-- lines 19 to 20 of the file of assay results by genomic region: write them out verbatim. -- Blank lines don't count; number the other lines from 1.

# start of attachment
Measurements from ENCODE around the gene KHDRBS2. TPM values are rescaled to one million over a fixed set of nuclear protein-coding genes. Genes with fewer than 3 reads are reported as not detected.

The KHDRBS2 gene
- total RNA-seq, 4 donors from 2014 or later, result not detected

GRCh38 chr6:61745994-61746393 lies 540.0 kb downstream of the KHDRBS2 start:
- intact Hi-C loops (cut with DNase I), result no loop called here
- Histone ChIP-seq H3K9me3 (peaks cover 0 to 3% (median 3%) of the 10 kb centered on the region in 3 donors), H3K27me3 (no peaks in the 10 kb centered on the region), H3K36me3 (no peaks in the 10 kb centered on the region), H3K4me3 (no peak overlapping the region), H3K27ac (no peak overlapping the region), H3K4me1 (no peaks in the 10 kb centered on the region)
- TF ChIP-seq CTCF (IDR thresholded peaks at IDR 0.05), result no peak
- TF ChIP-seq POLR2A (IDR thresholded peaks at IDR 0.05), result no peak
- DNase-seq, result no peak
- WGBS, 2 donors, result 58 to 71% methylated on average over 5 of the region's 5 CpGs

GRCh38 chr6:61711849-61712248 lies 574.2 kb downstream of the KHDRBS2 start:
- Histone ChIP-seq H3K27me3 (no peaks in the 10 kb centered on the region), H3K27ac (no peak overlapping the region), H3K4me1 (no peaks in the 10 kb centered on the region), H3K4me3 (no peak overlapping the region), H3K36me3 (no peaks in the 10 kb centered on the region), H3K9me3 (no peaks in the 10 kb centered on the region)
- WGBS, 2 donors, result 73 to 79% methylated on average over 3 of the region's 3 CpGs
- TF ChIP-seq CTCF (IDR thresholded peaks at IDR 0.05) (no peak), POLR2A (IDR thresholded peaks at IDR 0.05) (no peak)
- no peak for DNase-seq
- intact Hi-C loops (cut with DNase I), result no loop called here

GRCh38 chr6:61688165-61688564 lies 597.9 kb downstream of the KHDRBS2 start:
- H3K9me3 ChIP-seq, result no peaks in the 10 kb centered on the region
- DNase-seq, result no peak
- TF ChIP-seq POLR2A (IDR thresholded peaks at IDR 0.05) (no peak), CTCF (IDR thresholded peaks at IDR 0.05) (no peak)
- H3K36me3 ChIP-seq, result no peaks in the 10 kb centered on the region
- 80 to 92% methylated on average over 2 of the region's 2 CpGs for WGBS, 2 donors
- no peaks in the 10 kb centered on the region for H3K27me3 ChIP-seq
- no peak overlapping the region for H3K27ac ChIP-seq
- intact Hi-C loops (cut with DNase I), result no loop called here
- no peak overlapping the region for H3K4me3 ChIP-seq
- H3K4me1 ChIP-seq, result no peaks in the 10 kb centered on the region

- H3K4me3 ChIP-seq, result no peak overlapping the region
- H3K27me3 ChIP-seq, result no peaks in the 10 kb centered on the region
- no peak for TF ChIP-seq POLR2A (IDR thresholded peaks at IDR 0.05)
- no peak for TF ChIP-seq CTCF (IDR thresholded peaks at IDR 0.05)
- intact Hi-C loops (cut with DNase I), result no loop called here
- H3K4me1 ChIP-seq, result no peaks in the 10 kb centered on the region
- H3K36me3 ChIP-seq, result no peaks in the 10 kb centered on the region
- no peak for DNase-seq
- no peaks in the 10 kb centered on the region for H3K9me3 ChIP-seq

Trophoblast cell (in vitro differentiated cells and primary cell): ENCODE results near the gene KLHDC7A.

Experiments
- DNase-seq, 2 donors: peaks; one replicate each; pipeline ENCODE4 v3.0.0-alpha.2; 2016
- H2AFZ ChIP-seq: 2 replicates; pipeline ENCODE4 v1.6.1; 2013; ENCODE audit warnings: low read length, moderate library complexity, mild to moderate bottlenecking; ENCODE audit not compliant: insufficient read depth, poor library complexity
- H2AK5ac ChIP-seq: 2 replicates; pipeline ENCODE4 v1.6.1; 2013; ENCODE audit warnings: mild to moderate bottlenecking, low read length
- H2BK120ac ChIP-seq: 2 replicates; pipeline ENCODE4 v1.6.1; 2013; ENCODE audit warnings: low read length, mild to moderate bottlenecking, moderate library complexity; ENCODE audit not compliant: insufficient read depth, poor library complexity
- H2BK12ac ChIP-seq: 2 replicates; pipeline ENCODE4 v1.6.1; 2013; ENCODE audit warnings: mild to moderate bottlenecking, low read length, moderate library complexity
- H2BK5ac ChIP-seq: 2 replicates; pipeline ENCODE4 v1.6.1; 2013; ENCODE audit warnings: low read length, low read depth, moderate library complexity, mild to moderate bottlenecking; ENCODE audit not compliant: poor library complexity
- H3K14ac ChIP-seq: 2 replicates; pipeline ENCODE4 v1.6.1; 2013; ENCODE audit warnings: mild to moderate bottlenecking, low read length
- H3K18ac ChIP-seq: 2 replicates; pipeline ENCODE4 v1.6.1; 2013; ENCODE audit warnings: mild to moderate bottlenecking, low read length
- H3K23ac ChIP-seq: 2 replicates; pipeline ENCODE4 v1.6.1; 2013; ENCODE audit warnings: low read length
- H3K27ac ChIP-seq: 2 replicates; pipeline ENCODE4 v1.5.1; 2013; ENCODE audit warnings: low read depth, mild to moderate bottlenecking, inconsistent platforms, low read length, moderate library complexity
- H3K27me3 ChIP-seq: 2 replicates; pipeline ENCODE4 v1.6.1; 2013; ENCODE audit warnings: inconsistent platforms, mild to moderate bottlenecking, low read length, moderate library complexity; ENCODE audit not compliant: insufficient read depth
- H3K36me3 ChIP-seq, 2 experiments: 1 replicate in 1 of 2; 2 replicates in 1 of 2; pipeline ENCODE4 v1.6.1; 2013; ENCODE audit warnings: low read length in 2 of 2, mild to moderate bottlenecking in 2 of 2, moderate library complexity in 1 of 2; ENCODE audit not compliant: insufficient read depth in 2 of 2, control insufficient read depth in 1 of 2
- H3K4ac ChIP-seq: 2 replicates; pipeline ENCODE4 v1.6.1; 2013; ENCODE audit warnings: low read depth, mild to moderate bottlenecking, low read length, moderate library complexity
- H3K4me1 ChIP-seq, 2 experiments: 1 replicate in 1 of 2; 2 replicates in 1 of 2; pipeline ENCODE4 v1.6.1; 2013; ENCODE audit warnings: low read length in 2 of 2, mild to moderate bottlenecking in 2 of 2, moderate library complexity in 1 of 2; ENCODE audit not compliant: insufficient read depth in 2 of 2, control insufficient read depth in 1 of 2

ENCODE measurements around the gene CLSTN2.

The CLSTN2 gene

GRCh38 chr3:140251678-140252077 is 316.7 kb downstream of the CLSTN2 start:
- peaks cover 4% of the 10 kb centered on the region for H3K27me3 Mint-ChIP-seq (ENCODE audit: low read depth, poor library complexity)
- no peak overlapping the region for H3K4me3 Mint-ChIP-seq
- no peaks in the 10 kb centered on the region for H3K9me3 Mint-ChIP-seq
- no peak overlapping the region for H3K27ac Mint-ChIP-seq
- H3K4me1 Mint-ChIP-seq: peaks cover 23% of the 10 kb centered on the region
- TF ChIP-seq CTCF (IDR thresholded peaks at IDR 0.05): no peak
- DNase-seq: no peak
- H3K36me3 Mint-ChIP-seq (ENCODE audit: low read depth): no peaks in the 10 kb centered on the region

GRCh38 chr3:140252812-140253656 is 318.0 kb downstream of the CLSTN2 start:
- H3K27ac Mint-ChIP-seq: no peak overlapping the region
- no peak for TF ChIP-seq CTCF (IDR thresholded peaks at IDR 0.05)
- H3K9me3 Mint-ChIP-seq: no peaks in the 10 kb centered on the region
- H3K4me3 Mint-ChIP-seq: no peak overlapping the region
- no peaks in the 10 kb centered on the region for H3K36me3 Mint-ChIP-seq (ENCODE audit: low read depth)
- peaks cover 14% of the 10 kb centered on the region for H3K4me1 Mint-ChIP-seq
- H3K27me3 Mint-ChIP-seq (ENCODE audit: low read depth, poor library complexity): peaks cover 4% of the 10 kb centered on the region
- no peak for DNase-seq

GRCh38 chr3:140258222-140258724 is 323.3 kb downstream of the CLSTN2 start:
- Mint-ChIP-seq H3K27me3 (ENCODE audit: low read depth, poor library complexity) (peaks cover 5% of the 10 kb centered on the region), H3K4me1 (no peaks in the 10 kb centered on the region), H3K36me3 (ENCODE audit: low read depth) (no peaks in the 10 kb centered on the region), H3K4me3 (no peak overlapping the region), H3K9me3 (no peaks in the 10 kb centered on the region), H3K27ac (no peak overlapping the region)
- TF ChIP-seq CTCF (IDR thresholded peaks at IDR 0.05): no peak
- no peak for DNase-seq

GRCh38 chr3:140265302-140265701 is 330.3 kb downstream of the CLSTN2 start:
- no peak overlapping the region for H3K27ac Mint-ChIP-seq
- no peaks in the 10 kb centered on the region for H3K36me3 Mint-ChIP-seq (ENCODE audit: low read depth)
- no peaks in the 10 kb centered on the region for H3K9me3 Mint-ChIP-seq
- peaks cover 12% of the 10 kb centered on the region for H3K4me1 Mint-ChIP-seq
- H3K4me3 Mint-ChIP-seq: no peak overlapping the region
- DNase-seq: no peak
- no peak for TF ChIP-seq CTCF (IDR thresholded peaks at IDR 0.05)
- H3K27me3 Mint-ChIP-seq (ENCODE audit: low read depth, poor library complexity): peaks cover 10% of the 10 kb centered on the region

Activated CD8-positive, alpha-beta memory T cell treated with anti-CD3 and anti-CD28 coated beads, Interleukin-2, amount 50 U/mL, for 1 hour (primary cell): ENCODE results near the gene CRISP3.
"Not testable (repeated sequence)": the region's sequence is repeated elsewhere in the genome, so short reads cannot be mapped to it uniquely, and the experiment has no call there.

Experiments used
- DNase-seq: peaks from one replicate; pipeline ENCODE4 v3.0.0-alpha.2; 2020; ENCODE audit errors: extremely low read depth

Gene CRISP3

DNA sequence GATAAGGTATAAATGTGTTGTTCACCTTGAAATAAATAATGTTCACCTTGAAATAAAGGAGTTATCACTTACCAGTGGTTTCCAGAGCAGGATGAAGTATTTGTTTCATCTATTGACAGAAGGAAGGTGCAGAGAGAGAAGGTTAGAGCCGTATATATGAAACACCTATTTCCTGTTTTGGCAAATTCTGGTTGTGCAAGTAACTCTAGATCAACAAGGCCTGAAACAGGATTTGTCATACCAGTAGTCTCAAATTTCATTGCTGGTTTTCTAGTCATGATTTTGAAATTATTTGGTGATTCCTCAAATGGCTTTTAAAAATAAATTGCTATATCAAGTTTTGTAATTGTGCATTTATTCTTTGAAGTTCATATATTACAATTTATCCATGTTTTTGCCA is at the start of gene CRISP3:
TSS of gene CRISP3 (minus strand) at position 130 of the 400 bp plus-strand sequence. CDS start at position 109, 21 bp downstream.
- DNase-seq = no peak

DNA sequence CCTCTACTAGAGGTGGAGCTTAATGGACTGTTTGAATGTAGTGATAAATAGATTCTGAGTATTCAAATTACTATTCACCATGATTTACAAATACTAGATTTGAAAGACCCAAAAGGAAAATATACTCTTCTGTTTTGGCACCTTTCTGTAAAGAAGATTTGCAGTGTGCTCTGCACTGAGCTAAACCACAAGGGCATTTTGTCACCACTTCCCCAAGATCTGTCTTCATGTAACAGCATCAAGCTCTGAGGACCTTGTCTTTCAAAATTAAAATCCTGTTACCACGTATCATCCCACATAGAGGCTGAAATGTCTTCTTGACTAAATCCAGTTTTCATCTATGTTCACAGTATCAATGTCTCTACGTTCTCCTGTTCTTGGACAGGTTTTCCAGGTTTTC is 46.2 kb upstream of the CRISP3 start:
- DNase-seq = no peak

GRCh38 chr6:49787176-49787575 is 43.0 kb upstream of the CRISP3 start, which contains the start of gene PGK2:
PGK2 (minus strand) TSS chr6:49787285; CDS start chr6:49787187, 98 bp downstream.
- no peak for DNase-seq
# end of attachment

- DNase-seq, result no peak
- TF ChIP-seq POLR2A (IDR thresholded peaks at IDR 0.05) (no peak), CTCF (IDR thresholded peaks at IDR 0.05) (no peak)